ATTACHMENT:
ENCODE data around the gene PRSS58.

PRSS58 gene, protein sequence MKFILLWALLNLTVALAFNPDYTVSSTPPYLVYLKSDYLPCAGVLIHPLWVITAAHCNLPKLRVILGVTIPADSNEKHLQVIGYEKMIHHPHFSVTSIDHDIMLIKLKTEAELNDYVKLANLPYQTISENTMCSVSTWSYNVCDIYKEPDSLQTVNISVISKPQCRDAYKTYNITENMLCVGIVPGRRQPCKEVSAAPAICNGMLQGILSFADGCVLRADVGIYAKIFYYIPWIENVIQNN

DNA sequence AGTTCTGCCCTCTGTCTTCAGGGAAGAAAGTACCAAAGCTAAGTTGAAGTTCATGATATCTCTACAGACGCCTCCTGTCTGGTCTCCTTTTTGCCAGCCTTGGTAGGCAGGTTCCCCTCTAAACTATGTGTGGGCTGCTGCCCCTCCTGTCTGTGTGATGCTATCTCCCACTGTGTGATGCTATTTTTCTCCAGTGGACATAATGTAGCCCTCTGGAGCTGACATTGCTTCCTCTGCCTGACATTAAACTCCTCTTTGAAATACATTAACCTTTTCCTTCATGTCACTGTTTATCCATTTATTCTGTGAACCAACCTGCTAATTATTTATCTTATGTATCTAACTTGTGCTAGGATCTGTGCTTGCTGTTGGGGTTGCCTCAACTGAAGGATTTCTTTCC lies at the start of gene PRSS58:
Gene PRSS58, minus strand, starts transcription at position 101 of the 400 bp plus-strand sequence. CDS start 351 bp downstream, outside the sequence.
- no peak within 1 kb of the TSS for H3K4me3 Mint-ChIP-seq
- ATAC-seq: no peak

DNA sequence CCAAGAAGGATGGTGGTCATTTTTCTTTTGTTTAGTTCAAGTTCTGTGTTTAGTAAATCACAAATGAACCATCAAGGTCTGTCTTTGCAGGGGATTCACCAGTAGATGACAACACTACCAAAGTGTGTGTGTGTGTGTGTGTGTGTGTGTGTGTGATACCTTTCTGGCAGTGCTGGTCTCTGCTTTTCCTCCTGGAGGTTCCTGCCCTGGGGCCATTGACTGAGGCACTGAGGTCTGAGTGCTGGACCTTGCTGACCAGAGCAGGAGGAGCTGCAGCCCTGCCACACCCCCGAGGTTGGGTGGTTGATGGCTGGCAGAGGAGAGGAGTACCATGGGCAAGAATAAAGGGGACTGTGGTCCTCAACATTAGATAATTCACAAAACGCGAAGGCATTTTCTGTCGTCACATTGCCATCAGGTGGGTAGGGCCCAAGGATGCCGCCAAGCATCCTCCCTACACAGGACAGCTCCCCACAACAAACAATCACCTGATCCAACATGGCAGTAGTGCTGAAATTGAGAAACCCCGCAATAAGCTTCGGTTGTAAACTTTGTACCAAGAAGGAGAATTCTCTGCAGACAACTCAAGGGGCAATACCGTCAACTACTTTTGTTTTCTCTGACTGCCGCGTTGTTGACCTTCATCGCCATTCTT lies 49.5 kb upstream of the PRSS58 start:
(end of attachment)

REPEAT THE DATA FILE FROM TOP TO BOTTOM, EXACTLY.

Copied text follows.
ENCODE data around the gene PRSS58.

PRSS58 gene, protein sequence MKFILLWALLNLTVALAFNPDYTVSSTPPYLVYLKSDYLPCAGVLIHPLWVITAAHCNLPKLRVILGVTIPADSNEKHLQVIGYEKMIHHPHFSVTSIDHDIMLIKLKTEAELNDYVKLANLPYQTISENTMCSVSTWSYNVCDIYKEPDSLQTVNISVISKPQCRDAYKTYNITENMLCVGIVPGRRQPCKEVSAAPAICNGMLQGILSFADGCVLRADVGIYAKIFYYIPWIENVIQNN

DNA sequence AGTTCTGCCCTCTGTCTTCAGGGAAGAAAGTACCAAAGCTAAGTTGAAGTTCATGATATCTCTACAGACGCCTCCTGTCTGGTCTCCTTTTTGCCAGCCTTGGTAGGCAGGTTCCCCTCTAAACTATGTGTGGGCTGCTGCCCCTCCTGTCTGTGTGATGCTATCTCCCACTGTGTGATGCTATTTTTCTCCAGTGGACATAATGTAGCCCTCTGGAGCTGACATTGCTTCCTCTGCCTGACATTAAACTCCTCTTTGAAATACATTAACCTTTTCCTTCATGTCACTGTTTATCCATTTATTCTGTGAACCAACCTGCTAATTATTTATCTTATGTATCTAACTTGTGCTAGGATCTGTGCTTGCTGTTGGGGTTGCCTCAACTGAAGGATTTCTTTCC lies at the start of gene PRSS58:
Gene PRSS58, minus strand, starts transcription at position 101 of the 400 bp plus-strand sequence. CDS start 351 bp downstream, outside the sequence.
- no peak within 1 kb of the TSS for H3K4me3 Mint-ChIP-seq
- ATAC-seq: no peak

DNA sequence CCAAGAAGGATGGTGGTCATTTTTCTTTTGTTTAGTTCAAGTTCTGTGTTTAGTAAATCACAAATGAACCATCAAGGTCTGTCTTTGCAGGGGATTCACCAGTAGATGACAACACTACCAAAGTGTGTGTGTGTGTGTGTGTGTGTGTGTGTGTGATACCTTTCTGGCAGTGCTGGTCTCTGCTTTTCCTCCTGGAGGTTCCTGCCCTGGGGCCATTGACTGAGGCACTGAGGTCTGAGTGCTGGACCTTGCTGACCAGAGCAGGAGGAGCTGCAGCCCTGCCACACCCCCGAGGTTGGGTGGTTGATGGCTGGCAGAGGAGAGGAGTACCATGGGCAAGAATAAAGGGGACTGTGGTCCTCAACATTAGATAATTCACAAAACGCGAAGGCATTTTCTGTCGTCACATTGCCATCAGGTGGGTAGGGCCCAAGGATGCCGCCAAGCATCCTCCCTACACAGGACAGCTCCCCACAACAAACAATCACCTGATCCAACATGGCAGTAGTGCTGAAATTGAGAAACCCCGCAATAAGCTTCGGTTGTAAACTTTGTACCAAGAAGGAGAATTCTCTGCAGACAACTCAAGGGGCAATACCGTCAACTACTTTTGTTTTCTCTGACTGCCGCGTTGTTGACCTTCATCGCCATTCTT lies 49.5 kb upstream of the PRSS58 start: